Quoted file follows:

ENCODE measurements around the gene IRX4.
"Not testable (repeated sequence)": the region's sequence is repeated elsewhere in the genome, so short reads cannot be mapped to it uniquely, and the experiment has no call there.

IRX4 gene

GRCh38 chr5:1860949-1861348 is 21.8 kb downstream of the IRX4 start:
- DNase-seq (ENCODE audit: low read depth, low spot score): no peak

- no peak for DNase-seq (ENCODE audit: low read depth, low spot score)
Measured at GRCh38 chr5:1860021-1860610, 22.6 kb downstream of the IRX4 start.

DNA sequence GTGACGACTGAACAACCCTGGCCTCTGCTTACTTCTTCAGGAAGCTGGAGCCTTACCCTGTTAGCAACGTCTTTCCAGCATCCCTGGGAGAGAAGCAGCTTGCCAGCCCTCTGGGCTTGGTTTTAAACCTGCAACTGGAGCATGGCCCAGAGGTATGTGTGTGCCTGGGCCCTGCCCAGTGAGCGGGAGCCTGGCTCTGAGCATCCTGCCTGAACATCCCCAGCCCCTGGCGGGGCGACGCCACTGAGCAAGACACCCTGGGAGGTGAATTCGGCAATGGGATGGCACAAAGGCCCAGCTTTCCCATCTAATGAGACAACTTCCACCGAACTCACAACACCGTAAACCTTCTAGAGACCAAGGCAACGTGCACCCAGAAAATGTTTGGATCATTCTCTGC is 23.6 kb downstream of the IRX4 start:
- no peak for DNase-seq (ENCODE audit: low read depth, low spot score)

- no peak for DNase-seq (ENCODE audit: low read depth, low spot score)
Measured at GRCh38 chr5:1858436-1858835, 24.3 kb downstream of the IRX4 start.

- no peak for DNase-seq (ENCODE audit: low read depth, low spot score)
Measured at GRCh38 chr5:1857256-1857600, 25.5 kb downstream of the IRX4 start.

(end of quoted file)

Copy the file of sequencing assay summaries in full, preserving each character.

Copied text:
ENCODE measurements around the gene IRX4.
"Not testable (repeated sequence)": the region's sequence is repeated elsewhere in the genome, so short reads cannot be mapped to it uniquely, and the experiment has no call there.

IRX4 gene

GRCh38 chr5:1860949-1861348 is 21.8 kb downstream of the IRX4 start:
- DNase-seq (ENCODE audit: low read depth, low spot score): no peak

- no peak for DNase-seq (ENCODE audit: low read depth, low spot score)
Measured at GRCh38 chr5:1860021-1860610, 22.6 kb downstream of the IRX4 start.

DNA sequence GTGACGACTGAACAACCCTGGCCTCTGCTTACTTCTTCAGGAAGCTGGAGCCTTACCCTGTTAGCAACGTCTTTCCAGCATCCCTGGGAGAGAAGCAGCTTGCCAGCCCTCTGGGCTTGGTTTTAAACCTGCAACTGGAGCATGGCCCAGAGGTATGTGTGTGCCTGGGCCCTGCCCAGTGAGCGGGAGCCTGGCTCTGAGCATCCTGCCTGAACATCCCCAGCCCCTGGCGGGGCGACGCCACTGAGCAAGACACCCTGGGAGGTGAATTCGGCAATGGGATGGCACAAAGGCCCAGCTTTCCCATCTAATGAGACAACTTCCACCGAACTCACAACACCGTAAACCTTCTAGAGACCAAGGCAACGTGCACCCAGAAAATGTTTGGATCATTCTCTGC is 23.6 kb downstream of the IRX4 start:
- no peak for DNase-seq (ENCODE audit: low read depth, low spot score)

- no peak for DNase-seq (ENCODE audit: low read depth, low spot score)
Measured at GRCh38 chr5:1858436-1858835, 24.3 kb downstream of the IRX4 start.

- no peak for DNase-seq (ENCODE audit: low read depth, low spot score)
Measured at GRCh38 chr5:1857256-1857600, 25.5 kb downstream of the IRX4 start.